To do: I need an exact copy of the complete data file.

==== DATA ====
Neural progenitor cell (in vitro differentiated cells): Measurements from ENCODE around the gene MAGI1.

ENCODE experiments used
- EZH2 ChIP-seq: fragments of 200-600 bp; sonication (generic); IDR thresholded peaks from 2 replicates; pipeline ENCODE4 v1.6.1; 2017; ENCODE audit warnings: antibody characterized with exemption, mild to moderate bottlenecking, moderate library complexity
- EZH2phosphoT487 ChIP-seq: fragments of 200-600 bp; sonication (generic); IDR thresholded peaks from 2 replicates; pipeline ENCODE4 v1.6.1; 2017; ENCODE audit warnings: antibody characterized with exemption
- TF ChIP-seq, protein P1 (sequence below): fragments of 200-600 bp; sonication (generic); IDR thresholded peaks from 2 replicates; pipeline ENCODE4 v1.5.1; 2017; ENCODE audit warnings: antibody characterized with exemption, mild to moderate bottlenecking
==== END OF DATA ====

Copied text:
Neural progenitor cell (in vitro differentiated cells): Measurements from ENCODE around the gene MAGI1.

ENCODE experiments used
- EZH2 ChIP-seq: fragments of 200-600 bp; sonication (generic); IDR thresholded peaks from 2 replicates; pipeline ENCODE4 v1.6.1; 2017; ENCODE audit warnings: antibody characterized with exemption, mild to moderate bottlenecking, moderate library complexity
- EZH2phosphoT487 ChIP-seq: fragments of 200-600 bp; sonication (generic); IDR thresholded peaks from 2 replicates; pipeline ENCODE4 v1.6.1; 2017; ENCODE audit warnings: antibody characterized with exemption
- TF ChIP-seq, protein P1 (sequence below): fragments of 200-600 bp; sonication (generic); IDR thresholded peaks from 2 replicates; pipeline ENCODE4 v1.5.1; 2017; ENCODE audit warnings: antibody characterized with exemption, mild to moderate bottlenecking